After becoming aware of the video posted to social media, we reached out to the family. Chief Albright began a dialogue with family members and invited those family members to meet in person. Along with Chief Albright and Assistant Chief (R.L.) Davis, the officer involved in the traffic stop volunteered to meet with the family and be a part of the process. Chief Albright also invited a member of the Chief’s Community Advisory Board (CAB) to take part in the discussion. We remain willing to be part of the discussion.

One of the issues that arose from several viewers of the video was the unauthorized cloth face covering worn by the officer during this interaction.

Recognizing that one of our core responsibilities is to project neutrality and pay deference to others’ perspectives; in this instance we fell short of that responsibility.

The Elk Grove Police Department provided guidance on April 8, 2020 on the type of cloth face coverings expected to be worn by our staff. Following the above event, Chief Albright issued an administrative directive to staff.

The Elk Grove Police Department remains committed to transparency and policing that reflects our Mission, Vision, and Values.”

Betty Williams,the president of the local Sacramento Branch of the National Association for the Advancement Of Colored People (NAACP), asked for a third-party investigation, she told The OBSERVER. The local NAACP is also considering its next step to rectify the situation.

“The Sac NAACP Branch reached out to the Chief of Police and demanded an independent investigation, which was agreed. We also reached out to the family, and they spoke with the Chief. However, we have referred this issue to our Legal Redress, that will meet with the family,” Ms. Williams said “How do you embrace criminal injustice while wearing a Blue Lives Matter mask, while approaching a Black man for a traffic stop and calling back up at the same time?”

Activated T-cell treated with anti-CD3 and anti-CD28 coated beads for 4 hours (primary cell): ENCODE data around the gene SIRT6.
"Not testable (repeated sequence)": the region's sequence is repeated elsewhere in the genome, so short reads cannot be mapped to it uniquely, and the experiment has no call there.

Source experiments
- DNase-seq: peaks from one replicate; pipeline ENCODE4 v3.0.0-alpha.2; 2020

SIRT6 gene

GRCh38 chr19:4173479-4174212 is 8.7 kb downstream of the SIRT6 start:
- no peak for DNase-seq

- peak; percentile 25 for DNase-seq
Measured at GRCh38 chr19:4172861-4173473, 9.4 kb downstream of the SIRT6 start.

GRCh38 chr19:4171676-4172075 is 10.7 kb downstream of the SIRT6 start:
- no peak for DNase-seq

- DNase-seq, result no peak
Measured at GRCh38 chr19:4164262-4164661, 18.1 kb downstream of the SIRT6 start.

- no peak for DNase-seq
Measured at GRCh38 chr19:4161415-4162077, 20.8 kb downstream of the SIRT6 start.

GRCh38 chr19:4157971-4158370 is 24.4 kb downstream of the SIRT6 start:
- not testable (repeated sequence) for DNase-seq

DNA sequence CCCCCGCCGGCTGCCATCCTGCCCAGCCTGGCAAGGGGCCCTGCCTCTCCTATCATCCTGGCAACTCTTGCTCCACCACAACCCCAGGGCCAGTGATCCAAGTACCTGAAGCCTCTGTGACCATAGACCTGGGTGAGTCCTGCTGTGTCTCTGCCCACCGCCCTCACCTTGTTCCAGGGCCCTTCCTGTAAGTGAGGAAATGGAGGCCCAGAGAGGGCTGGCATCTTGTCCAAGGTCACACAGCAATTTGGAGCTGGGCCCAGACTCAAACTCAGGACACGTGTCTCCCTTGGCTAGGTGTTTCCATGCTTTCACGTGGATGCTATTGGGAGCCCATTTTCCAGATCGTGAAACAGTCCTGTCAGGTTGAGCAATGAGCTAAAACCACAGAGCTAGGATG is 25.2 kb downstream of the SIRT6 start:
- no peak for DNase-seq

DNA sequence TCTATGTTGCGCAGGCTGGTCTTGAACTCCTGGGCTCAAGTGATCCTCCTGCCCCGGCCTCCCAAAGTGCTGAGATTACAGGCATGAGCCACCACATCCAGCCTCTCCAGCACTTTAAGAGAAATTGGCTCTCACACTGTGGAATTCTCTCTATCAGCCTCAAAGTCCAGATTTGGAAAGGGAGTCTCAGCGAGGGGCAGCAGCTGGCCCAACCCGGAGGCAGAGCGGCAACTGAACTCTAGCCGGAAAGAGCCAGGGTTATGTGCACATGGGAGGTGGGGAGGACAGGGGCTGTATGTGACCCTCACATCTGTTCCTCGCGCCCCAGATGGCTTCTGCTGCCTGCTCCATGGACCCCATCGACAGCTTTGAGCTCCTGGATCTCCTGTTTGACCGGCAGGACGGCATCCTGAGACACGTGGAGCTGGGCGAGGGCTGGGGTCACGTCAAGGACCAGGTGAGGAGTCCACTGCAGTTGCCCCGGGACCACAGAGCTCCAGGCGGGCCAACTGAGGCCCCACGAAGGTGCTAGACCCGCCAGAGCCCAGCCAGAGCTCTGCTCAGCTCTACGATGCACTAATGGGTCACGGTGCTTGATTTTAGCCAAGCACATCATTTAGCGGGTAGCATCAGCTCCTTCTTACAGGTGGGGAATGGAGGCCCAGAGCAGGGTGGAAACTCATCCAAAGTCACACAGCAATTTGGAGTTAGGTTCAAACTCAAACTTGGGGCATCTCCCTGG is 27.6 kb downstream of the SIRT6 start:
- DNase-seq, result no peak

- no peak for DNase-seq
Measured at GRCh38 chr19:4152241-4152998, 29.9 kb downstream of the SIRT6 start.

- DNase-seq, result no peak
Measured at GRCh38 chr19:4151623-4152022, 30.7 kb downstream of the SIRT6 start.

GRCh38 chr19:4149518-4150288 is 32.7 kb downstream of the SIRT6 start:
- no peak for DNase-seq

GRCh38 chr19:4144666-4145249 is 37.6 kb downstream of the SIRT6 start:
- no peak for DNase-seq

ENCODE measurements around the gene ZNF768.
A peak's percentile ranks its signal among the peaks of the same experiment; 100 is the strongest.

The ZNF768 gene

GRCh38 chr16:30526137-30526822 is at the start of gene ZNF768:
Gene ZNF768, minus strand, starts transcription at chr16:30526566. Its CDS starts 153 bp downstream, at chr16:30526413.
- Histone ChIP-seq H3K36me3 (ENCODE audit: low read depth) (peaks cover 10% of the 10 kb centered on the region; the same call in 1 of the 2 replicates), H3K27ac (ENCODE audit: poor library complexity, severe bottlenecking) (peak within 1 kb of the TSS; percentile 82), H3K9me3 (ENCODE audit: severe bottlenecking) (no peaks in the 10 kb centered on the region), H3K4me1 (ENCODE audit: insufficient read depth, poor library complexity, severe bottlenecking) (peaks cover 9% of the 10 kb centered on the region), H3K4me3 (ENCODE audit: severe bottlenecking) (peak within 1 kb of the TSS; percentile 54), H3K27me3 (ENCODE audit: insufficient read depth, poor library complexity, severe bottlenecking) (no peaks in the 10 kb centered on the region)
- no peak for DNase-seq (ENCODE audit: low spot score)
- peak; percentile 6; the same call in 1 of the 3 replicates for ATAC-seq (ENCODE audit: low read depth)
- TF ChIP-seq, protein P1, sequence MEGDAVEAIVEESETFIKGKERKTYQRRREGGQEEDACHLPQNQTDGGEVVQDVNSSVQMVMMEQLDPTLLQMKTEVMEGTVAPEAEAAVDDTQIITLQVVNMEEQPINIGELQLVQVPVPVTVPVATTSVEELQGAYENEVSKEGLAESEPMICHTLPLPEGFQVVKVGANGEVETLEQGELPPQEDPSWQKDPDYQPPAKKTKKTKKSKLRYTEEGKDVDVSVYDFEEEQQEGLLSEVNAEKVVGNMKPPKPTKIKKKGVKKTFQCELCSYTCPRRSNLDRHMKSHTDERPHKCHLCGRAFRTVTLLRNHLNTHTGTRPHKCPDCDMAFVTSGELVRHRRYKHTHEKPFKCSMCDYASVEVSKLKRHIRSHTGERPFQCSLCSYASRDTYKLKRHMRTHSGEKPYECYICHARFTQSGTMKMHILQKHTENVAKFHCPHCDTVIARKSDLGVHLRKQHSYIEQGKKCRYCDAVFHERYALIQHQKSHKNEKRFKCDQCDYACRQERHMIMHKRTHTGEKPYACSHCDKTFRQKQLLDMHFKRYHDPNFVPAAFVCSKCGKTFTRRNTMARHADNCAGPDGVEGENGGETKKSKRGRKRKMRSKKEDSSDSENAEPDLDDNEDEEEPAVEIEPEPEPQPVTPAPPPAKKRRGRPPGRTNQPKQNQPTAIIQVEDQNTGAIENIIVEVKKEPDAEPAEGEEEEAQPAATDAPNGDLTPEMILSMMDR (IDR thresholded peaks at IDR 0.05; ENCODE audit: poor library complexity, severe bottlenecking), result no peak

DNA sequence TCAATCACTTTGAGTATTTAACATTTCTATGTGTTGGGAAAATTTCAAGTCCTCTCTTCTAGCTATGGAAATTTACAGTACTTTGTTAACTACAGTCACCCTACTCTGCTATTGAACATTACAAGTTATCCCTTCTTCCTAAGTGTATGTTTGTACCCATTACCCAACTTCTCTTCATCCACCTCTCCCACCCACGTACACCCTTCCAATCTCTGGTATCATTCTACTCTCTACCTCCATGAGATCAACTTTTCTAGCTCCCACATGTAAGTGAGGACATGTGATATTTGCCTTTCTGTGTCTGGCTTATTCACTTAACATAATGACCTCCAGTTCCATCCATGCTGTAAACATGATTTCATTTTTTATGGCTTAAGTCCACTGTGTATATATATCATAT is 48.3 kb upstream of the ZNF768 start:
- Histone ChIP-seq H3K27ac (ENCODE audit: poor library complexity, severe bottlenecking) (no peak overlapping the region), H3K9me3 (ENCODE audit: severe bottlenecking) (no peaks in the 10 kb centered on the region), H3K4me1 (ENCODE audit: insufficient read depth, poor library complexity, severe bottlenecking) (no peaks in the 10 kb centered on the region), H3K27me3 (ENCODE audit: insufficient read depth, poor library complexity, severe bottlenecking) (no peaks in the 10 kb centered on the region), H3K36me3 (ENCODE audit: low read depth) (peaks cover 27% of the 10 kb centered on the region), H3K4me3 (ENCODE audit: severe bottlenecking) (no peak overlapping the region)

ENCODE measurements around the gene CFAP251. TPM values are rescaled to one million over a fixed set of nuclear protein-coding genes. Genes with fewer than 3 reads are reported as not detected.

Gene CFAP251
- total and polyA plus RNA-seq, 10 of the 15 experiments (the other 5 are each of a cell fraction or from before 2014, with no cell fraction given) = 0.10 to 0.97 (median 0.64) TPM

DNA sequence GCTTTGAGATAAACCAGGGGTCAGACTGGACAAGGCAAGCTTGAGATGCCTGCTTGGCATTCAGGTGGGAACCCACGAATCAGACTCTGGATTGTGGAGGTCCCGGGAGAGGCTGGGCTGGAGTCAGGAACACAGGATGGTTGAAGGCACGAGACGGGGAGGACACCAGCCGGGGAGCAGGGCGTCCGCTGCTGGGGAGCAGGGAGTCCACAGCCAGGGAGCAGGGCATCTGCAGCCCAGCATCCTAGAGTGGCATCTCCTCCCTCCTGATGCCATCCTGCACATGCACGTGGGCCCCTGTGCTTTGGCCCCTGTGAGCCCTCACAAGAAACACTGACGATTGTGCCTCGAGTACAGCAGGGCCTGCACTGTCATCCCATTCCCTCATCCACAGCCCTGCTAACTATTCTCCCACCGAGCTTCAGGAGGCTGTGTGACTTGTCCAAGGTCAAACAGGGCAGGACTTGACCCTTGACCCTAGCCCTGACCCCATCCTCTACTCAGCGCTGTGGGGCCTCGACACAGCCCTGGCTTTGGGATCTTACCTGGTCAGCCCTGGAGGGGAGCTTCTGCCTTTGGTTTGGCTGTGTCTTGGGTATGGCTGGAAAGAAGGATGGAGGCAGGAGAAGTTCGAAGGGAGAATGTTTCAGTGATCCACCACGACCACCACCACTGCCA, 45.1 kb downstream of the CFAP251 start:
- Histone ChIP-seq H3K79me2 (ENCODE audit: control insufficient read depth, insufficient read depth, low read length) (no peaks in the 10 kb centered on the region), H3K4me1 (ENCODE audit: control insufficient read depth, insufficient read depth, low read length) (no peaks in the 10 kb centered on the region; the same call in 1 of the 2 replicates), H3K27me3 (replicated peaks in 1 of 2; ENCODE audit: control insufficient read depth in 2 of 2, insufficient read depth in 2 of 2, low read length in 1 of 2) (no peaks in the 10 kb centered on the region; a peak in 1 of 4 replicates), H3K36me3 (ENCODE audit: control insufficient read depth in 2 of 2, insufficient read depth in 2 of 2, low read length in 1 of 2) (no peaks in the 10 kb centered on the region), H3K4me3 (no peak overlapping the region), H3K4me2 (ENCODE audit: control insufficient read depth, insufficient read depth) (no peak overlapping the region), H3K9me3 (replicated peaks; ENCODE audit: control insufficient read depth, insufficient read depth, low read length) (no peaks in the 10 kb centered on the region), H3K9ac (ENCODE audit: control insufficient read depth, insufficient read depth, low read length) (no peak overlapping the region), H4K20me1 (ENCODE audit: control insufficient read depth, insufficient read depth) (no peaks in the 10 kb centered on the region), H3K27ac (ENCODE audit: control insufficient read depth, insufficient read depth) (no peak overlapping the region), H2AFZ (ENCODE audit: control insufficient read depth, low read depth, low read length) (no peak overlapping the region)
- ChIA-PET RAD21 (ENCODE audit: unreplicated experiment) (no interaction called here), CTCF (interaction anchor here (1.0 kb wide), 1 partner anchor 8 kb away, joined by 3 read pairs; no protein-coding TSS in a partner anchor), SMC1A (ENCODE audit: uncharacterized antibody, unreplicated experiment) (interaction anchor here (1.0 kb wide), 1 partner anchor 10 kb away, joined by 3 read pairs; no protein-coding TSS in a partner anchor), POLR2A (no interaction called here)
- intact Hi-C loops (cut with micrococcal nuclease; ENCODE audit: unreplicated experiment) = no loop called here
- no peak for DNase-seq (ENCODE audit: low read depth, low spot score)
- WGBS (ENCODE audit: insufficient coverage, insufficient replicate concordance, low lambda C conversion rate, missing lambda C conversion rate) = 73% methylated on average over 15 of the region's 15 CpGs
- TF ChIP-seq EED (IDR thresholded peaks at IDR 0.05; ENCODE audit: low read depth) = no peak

Another video surfaced on Facebook of a traffic stop in the same area Eagle was alleged to commit a violation. The officer in the video is Johnson interacting with a non-Black person who was pulled over for the same violation.

The motorist, a male, had a different experience with Johnson, who didn’t appear threatened, not wearing the Blue Lives Matter facemask, and not once put her hand on her weapon while talking to the driver.

“I assume that you’re not on probation,” she said to the motorist.

“When I got pulled over, she was super nice. I didn’t feel afraid or in any sort of harm whatsoever,” Mohamed Esmail, the motorist in the video, told a local television station of his encounter with Johnson.

Lewis, speaking on behalf of Eagle and Ms. Harvey-Slocum, stated that the Elk Grove police officer racially profiled the young man when she could have handled the situation better.

“Officer Johnson missed a huge opportunity, in what could have been a teachable moment for Tobias, as this was his first interaction with the police. She could have also eased his mother’s concerns, as she was obviously trying to help Tobias navigate this first-time experience,” Ms. Lewis stated.

“Officer Johnson could have approached Tobias and Stacey and simply said, ‘You may have been confused about who I was ordering to pull over on the intercom system, but if you are ever pulled over in the future, please breath and listen to the officer’s commands. You exiting your vehicle is a safety issue for you and me,’” Ms. Lewis explained, in her opinion, of how the situation could have been handled.


By Antonio R. Harvey | OBSERVER Staff Writer